Blog Directory CineVerse: "I want to remember every minute, always, always to the end of my days.”

"I want to remember every minute, always, always to the end of my days.”

Thursday, January 9, 2020

How do we love "Brief Encounter"? Let us count the ways based on our exploration last night at CineVerse, when we took a train ride deep into the heart of frustrated passion with Laura and Alec, the covert lovers at the heart of this film, and celebrated the picture's diamond anniversary.

Why is this movie worth celebrating all these years later? Why does it still matter, and how has it stood the test of time?

  • It matters because it’s extremely well crafted by two master storytellers – director David Lean and playwright Noel Coward. This was the movie that put Lean on the map as one of the world’s foremost directors and is an early career example of one of his non-epics.
  • Many call this the British “Casablanca”; indeed, both films feature couples who, due to a marital commitment, do not end up together yet love one another.
  • It also still matters because it shows how, with good writing and deft direction, one can depict a cinematic love affair without obligatory sex. This was solidly in the era of strong censorship; therefore, the filmmakers had to be creative and how they presented this relationship to viewers.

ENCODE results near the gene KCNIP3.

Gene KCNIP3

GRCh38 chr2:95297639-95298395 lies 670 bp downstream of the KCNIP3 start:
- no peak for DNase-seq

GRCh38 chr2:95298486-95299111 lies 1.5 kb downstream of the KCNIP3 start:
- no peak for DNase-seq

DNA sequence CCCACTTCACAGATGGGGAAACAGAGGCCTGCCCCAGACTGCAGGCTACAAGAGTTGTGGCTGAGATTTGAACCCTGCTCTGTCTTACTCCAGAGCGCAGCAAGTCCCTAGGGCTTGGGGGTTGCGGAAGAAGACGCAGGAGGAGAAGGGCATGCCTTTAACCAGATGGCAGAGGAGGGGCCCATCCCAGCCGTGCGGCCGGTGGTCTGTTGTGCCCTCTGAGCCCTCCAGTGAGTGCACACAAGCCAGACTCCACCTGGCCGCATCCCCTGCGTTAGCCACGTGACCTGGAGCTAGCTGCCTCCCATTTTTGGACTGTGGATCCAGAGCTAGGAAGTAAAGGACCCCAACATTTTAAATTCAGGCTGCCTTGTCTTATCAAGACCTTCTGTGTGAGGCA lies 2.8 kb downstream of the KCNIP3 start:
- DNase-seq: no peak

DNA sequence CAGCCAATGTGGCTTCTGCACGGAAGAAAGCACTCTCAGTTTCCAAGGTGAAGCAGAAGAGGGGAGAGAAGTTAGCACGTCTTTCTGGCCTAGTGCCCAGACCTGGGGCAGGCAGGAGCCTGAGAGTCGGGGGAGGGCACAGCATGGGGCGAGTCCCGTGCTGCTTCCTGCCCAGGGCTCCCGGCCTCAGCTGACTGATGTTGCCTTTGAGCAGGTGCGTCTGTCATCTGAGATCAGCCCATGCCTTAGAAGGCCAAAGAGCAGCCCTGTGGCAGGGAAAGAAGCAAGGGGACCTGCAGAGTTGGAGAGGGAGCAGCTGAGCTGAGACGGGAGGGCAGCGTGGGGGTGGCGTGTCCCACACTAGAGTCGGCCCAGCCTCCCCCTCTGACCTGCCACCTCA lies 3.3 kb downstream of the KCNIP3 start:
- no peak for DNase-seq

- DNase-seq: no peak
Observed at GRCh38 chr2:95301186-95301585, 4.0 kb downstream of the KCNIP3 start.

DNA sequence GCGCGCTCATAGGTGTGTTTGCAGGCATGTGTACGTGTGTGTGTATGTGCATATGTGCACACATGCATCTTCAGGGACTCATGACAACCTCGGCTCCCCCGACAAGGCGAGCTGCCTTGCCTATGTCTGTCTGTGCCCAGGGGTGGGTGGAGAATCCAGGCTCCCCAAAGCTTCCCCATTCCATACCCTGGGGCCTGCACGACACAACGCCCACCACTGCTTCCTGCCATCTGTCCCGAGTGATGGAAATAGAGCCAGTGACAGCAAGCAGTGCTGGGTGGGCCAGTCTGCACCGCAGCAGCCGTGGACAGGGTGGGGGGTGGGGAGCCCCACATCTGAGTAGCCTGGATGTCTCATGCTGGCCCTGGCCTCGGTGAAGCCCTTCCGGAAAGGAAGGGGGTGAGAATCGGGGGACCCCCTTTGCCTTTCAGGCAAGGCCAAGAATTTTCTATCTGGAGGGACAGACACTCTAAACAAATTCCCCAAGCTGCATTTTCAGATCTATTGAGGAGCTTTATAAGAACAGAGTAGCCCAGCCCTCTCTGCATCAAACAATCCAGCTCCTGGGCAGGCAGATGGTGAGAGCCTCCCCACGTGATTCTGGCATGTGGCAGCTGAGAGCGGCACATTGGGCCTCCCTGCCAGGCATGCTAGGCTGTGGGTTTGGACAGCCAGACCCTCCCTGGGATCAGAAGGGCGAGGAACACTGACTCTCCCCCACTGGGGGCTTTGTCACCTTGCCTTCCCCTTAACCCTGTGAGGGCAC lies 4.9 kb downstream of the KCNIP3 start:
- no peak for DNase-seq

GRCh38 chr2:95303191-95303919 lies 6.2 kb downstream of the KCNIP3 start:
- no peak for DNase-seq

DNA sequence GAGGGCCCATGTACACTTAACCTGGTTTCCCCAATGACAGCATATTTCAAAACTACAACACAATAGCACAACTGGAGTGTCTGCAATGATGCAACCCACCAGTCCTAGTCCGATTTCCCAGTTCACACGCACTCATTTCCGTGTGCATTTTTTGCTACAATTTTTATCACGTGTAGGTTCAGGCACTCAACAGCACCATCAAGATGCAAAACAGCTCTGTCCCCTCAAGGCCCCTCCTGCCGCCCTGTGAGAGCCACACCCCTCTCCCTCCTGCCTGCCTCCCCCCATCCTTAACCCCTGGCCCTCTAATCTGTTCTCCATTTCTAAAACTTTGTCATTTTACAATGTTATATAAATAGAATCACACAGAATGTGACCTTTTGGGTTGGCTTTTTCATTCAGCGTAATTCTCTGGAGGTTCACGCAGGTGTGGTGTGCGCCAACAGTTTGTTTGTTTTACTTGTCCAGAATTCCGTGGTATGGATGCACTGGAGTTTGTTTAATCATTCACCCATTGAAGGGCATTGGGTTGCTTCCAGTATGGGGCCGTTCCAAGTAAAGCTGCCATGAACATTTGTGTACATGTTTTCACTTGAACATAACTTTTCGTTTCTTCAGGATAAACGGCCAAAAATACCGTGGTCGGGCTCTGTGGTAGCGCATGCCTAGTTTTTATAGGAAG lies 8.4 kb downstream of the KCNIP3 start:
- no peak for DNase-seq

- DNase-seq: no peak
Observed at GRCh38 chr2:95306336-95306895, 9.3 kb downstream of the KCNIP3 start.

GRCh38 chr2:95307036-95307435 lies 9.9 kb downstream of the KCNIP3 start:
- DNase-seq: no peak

• It helps that it also features a timeless classical piece – Rachmaninoff’s moody Piano Concerto No 2 – as its score. This hauntingly beautiful music aids in making Brief Encounter unforgettable.

In what ways do you think this film was influential on cinema and popular culture or set trends?

  • According to Turner Classic Movies, this film was important to the British film industry. “Made on a small scale and without stars, it pointed the way for filmmakers wanting to try new things by showing just how successful a seemingly noncommercial property could be.” The movie was also one of numerous postwar hits that helped demonstrate British movies as financially sustainable in American markets – along with “Blithe Spirit,” “Henry V,” and “The Seventh Veil.”
  • The picture is said to have inspired Billy Wilder to make “The Apartment.”
  • Like Casablanca, Brief Encounter has been countlessly parodied and spoofed – demonstrating its lasting popularity and relevance.
  • This was also the fourth and concluding partnership between Lean and playwright Noel Coward; their previous films were “In Which We Serve,” “This Happy Breed,” and “Blithe Spirit.”
  • Films and stories that may have been inspired by Brief Encounter include “Roman Holiday,” “Before Sunrise,” “The Bridges of Madison County,” “In the Mood For Love,” “Lost in Translation,” and “In the City of Sylvia.”

What’s the moral to the story here? What themes or messages are explored in “Brief Encounter”?

  • Moral obligation and duty. Laura feels guilty for sneaking around and potentially violating her marital oath of fidelity. Consider when this film was released: This was immediate postwar Britain, when many military members would have been returning home to the females they expected to be faithful and waiting.